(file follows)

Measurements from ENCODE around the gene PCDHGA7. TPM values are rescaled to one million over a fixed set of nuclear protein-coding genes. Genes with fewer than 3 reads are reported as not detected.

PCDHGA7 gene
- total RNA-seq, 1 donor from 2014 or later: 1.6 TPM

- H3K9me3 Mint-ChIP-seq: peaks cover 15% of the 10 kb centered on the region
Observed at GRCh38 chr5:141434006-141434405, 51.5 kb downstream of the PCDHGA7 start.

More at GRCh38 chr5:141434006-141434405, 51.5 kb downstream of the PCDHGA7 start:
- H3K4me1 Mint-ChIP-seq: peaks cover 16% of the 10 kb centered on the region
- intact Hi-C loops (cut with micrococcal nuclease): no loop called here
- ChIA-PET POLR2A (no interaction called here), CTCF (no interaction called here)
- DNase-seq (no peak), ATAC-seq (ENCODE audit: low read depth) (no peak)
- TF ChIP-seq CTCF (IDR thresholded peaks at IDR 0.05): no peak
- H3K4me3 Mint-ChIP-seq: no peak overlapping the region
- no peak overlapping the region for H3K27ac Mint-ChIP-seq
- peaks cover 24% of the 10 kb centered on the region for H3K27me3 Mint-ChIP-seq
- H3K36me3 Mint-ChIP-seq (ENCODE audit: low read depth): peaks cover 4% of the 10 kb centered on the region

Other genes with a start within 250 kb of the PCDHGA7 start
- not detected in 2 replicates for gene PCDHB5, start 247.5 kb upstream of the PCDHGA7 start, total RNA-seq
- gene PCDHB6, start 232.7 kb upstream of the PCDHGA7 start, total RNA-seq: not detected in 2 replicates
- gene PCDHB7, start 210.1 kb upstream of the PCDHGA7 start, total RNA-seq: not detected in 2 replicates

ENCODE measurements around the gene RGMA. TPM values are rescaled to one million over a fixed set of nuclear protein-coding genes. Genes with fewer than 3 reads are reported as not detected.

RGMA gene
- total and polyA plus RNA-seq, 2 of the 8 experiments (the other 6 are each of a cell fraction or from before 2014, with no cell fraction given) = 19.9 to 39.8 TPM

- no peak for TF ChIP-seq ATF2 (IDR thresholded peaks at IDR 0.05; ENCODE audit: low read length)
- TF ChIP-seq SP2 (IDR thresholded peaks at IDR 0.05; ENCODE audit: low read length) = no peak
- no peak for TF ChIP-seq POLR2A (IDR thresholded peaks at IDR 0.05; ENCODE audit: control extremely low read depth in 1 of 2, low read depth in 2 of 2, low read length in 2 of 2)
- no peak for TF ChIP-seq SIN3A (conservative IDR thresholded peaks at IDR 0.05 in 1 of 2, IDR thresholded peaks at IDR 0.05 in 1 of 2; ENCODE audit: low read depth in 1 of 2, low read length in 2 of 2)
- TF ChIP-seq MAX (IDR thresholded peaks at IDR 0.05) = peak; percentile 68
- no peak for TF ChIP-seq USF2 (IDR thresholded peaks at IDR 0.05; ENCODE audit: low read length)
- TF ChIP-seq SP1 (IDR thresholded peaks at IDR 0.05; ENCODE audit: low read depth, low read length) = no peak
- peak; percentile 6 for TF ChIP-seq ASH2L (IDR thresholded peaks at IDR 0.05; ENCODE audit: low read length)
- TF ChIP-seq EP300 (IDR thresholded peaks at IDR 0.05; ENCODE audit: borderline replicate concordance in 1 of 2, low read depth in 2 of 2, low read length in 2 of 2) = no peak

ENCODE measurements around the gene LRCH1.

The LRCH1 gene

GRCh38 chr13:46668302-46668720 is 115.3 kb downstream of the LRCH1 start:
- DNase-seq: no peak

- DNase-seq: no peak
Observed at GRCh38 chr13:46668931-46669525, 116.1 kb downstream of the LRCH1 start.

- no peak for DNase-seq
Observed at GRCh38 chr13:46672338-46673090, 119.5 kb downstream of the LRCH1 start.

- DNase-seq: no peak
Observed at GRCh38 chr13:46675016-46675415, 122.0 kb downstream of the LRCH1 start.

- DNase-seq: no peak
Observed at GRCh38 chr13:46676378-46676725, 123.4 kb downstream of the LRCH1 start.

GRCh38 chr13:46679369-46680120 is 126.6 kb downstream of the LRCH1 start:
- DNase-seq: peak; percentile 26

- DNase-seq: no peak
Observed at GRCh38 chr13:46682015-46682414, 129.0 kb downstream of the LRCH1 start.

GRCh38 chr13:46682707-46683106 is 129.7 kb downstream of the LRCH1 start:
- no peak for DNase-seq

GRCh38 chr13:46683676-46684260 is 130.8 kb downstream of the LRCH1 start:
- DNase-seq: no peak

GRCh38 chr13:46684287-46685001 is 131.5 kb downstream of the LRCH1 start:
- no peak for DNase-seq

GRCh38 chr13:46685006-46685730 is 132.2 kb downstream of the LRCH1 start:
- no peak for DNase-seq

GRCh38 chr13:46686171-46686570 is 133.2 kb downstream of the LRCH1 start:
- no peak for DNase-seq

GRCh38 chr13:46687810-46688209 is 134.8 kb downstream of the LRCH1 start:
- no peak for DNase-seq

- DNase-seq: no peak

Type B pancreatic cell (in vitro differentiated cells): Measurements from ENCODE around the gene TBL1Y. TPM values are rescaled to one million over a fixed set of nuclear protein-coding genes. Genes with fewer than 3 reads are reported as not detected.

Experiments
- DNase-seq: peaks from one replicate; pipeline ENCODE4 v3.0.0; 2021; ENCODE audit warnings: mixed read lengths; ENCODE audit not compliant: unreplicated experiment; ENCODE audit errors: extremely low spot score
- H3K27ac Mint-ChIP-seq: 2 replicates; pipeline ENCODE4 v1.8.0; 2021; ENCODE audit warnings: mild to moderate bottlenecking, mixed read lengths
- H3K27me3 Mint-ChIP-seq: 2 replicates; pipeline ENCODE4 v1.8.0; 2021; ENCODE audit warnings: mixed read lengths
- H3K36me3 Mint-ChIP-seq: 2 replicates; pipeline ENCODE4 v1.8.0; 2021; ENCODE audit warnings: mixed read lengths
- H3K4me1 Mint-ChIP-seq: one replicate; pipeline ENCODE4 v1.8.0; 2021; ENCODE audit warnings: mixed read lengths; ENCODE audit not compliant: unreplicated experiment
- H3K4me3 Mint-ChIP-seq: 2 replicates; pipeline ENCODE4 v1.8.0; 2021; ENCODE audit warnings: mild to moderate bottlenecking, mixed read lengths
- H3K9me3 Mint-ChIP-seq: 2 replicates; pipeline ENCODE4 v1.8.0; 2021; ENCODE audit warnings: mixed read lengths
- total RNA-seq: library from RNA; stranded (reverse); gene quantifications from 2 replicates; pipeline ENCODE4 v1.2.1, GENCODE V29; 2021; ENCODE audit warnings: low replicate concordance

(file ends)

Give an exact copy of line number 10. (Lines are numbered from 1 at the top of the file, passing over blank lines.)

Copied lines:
- DNase-seq (no peak), ATAC-seq (ENCODE audit: low read depth) (no peak)